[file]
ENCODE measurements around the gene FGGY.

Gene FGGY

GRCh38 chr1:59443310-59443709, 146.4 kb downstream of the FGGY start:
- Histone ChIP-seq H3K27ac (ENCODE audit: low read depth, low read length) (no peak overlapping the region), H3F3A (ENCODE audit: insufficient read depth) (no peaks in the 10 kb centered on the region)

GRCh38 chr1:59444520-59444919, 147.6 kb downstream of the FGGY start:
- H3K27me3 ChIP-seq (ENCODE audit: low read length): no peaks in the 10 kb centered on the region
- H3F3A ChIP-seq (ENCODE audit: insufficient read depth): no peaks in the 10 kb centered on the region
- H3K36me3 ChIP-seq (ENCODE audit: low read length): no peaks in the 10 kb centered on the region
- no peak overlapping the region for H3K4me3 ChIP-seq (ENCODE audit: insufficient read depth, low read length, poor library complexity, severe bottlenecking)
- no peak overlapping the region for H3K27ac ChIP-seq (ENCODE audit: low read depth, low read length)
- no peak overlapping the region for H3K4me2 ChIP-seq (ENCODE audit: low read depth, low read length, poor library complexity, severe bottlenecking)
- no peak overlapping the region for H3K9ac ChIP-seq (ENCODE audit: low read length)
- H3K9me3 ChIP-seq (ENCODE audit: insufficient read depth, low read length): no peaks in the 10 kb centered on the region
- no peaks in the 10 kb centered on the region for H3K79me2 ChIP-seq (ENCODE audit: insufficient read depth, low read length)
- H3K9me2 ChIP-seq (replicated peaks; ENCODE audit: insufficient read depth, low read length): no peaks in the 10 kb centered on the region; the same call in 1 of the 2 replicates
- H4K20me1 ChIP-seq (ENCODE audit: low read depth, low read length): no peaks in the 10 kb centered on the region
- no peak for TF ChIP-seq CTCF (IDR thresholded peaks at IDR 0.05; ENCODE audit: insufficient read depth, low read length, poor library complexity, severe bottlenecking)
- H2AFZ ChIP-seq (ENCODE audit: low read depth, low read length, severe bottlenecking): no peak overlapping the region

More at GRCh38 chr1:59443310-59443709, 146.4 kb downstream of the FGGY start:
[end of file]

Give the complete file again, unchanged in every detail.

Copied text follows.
ENCODE measurements around the gene FGGY.

Gene FGGY

GRCh38 chr1:59443310-59443709, 146.4 kb downstream of the FGGY start:
- Histone ChIP-seq H3K27ac (ENCODE audit: low read depth, low read length) (no peak overlapping the region), H3F3A (ENCODE audit: insufficient read depth) (no peaks in the 10 kb centered on the region)

GRCh38 chr1:59444520-59444919, 147.6 kb downstream of the FGGY start:
- H3K27me3 ChIP-seq (ENCODE audit: low read length): no peaks in the 10 kb centered on the region
- H3F3A ChIP-seq (ENCODE audit: insufficient read depth): no peaks in the 10 kb centered on the region
- H3K36me3 ChIP-seq (ENCODE audit: low read length): no peaks in the 10 kb centered on the region
- no peak overlapping the region for H3K4me3 ChIP-seq (ENCODE audit: insufficient read depth, low read length, poor library complexity, severe bottlenecking)
- no peak overlapping the region for H3K27ac ChIP-seq (ENCODE audit: low read depth, low read length)
- no peak overlapping the region for H3K4me2 ChIP-seq (ENCODE audit: low read depth, low read length, poor library complexity, severe bottlenecking)
- no peak overlapping the region for H3K9ac ChIP-seq (ENCODE audit: low read length)
- H3K9me3 ChIP-seq (ENCODE audit: insufficient read depth, low read length): no peaks in the 10 kb centered on the region
- no peaks in the 10 kb centered on the region for H3K79me2 ChIP-seq (ENCODE audit: insufficient read depth, low read length)
- H3K9me2 ChIP-seq (replicated peaks; ENCODE audit: insufficient read depth, low read length): no peaks in the 10 kb centered on the region; the same call in 1 of the 2 replicates
- H4K20me1 ChIP-seq (ENCODE audit: low read depth, low read length): no peaks in the 10 kb centered on the region
- no peak for TF ChIP-seq CTCF (IDR thresholded peaks at IDR 0.05; ENCODE audit: insufficient read depth, low read length, poor library complexity, severe bottlenecking)
- H2AFZ ChIP-seq (ENCODE audit: low read depth, low read length, severe bottlenecking): no peak overlapping the region

More at GRCh38 chr1:59443310-59443709, 146.4 kb downstream of the FGGY start: